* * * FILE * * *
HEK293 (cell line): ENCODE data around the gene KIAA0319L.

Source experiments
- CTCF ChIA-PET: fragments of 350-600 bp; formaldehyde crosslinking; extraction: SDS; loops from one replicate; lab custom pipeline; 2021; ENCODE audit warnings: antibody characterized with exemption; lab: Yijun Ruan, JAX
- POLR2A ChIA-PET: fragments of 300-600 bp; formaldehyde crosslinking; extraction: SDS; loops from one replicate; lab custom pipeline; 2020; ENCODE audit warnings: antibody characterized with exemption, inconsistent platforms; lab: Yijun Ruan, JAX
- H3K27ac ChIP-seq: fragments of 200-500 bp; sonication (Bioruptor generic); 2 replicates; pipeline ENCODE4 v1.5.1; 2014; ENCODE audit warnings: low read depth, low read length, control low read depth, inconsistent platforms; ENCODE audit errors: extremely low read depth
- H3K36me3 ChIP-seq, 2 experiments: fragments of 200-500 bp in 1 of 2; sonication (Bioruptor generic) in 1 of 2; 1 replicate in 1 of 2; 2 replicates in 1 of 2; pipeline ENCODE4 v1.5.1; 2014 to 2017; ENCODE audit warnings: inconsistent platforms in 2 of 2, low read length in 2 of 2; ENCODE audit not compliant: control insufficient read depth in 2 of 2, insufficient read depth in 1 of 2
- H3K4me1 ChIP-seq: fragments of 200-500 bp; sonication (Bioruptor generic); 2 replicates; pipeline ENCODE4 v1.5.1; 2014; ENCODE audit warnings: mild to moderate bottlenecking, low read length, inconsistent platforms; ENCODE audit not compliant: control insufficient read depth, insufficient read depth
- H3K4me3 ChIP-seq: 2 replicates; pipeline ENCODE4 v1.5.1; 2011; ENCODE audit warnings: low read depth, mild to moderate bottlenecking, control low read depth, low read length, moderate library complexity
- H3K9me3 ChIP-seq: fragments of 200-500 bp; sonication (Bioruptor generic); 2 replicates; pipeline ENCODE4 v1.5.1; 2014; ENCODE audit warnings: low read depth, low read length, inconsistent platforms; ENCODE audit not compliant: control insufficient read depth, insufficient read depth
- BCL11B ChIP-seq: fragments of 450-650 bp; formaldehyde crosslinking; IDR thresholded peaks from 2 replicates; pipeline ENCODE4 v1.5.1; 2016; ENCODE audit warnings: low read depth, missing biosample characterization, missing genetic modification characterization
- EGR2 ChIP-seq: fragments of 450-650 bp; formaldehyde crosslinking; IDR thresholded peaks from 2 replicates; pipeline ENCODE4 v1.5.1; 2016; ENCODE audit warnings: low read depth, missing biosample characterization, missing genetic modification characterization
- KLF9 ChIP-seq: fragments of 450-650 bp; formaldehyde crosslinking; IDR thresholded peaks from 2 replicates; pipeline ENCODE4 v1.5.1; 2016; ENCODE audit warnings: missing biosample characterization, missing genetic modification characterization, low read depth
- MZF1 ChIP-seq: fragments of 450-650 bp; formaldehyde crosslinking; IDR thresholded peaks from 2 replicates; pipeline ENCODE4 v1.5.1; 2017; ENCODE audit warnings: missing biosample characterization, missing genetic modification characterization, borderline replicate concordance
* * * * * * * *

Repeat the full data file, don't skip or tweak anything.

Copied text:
HEK293 (cell line): ENCODE data around the gene KIAA0319L.

Source experiments
- CTCF ChIA-PET: fragments of 350-600 bp; formaldehyde crosslinking; extraction: SDS; loops from one replicate; lab custom pipeline; 2021; ENCODE audit warnings: antibody characterized with exemption; lab: Yijun Ruan, JAX
- POLR2A ChIA-PET: fragments of 300-600 bp; formaldehyde crosslinking; extraction: SDS; loops from one replicate; lab custom pipeline; 2020; ENCODE audit warnings: antibody characterized with exemption, inconsistent platforms; lab: Yijun Ruan, JAX
- H3K27ac ChIP-seq: fragments of 200-500 bp; sonication (Bioruptor generic); 2 replicates; pipeline ENCODE4 v1.5.1; 2014; ENCODE audit warnings: low read depth, low read length, control low read depth, inconsistent platforms; ENCODE audit errors: extremely low read depth
- H3K36me3 ChIP-seq, 2 experiments: fragments of 200-500 bp in 1 of 2; sonication (Bioruptor generic) in 1 of 2; 1 replicate in 1 of 2; 2 replicates in 1 of 2; pipeline ENCODE4 v1.5.1; 2014 to 2017; ENCODE audit warnings: inconsistent platforms in 2 of 2, low read length in 2 of 2; ENCODE audit not compliant: control insufficient read depth in 2 of 2, insufficient read depth in 1 of 2
- H3K4me1 ChIP-seq: fragments of 200-500 bp; sonication (Bioruptor generic); 2 replicates; pipeline ENCODE4 v1.5.1; 2014; ENCODE audit warnings: mild to moderate bottlenecking, low read length, inconsistent platforms; ENCODE audit not compliant: control insufficient read depth, insufficient read depth
- H3K4me3 ChIP-seq: 2 replicates; pipeline ENCODE4 v1.5.1; 2011; ENCODE audit warnings: low read depth, mild to moderate bottlenecking, control low read depth, low read length, moderate library complexity
- H3K9me3 ChIP-seq: fragments of 200-500 bp; sonication (Bioruptor generic); 2 replicates; pipeline ENCODE4 v1.5.1; 2014; ENCODE audit warnings: low read depth, low read length, inconsistent platforms; ENCODE audit not compliant: control insufficient read depth, insufficient read depth
- BCL11B ChIP-seq: fragments of 450-650 bp; formaldehyde crosslinking; IDR thresholded peaks from 2 replicates; pipeline ENCODE4 v1.5.1; 2016; ENCODE audit warnings: low read depth, missing biosample characterization, missing genetic modification characterization
- EGR2 ChIP-seq: fragments of 450-650 bp; formaldehyde crosslinking; IDR thresholded peaks from 2 replicates; pipeline ENCODE4 v1.5.1; 2016; ENCODE audit warnings: low read depth, missing biosample characterization, missing genetic modification characterization
- KLF9 ChIP-seq: fragments of 450-650 bp; formaldehyde crosslinking; IDR thresholded peaks from 2 replicates; pipeline ENCODE4 v1.5.1; 2016; ENCODE audit warnings: missing biosample characterization, missing genetic modification characterization, low read depth
- MZF1 ChIP-seq: fragments of 450-650 bp; formaldehyde crosslinking; IDR thresholded peaks from 2 replicates; pipeline ENCODE4 v1.5.1; 2017; ENCODE audit warnings: missing biosample characterization, missing genetic modification characterization, borderline replicate concordance